"You have to compose the perception and not the notes, and not even the sounds. Perception is what happens in the head. You see, hear, feel and touch things by what goes into your ears. When I compose, I have to think about what people will feel tactilely, sonically, visually and emotionally."

A fine example of this style is found in the transcription of Pierre Schaeffer'sStudy with animated sounds by Pierre Schaeffer (1958) that Denis Dufour rewrites for flute, alto saxophone, bass clarinet, trumpet and cello in Stele for Pierre Schaeffer (2013).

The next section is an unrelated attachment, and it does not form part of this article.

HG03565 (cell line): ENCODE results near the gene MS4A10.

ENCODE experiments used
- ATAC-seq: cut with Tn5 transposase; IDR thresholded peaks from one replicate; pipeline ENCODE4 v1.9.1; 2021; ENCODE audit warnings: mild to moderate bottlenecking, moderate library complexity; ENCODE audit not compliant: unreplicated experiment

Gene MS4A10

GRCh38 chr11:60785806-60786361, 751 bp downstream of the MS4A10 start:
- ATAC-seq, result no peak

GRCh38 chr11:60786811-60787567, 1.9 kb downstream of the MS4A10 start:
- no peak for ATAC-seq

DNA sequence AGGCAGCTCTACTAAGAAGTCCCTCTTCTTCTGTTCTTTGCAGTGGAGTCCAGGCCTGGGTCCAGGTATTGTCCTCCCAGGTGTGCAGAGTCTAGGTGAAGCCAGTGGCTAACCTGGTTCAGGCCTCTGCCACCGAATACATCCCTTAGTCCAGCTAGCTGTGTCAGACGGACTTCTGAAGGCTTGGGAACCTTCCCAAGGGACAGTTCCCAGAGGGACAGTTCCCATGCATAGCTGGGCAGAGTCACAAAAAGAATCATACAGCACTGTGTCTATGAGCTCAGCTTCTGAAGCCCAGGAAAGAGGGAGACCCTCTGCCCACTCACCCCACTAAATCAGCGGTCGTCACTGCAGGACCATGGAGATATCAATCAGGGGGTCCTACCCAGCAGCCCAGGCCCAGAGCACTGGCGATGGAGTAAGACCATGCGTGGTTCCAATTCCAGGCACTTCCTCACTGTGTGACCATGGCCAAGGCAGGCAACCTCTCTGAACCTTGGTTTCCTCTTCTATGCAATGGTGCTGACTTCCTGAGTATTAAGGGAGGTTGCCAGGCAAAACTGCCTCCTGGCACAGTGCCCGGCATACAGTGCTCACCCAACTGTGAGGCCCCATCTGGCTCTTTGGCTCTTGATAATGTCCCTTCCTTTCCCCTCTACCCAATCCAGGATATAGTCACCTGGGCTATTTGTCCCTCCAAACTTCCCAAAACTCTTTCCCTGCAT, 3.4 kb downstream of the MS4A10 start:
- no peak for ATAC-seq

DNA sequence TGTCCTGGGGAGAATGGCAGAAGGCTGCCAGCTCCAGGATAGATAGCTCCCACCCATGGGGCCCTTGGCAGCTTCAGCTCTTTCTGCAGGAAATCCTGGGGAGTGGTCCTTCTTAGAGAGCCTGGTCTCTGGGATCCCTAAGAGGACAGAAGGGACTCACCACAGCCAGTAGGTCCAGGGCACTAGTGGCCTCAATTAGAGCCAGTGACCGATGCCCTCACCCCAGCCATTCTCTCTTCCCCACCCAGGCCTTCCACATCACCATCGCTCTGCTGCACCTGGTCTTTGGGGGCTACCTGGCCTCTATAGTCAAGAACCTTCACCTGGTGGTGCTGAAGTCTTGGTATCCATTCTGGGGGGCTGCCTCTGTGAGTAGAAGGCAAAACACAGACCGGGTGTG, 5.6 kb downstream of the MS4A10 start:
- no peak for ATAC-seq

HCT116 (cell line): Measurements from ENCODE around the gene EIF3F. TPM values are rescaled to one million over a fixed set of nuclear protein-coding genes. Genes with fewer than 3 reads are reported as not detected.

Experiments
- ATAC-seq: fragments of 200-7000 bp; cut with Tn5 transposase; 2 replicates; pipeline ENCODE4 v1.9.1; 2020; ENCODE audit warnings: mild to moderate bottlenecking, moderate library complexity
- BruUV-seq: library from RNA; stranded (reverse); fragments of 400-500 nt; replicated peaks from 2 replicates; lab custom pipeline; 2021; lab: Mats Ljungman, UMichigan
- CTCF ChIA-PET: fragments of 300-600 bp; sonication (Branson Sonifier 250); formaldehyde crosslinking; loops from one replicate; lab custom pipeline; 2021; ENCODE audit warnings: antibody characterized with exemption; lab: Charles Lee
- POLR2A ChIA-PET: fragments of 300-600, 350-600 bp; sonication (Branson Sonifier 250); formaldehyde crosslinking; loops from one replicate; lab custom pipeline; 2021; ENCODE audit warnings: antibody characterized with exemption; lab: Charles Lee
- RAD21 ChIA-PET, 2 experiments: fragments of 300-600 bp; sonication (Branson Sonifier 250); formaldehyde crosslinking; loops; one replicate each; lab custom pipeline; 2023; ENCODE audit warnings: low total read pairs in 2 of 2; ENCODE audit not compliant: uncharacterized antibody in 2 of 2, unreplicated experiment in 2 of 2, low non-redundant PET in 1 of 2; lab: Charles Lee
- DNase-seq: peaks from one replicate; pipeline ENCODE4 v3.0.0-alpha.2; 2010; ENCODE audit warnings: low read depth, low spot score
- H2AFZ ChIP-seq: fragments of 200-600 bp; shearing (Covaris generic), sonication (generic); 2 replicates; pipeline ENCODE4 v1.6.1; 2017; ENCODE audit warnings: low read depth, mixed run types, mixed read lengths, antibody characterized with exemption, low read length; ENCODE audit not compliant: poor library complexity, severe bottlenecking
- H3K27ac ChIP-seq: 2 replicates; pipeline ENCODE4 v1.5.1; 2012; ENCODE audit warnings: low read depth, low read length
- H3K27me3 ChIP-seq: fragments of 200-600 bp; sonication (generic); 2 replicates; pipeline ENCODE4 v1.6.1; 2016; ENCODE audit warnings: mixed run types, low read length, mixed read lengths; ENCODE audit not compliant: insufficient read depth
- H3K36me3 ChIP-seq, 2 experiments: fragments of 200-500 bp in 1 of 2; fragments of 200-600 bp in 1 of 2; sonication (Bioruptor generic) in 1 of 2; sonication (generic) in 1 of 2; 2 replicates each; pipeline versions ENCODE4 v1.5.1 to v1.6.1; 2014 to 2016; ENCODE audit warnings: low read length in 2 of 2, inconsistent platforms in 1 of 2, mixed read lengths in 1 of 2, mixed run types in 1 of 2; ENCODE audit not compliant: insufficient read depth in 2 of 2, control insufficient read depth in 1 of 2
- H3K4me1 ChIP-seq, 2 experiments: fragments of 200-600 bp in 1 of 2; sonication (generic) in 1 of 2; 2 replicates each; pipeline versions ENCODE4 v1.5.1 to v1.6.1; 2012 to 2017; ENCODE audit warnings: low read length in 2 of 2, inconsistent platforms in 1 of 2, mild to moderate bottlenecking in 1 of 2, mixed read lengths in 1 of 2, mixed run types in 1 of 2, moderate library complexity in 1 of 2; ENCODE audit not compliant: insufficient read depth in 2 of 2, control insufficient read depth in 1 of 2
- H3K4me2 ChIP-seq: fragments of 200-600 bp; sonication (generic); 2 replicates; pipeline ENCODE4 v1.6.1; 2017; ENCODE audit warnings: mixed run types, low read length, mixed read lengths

Denis Dufour, now retired from his teaching activities, has settled with his brother Hervé in the Abbey of Lanvaux, in Brittany, Morbihan. They are currently working on this site, which includes the ruins of a 12th century Cistercian abbey and a 17th century abbey house, with a view to converting it into a creative space with its own studio and archives, a concert hall and a venue for artistic workshops and residencies in music, singing, literature and yoga.

Guillaume Kosmicki

You can listen to Denis Dufour with Guillaume Kosmicki on Radio Breizh in a series of three programs(Program 1, Program 2, Program 3)

Photo © Florence Gonot.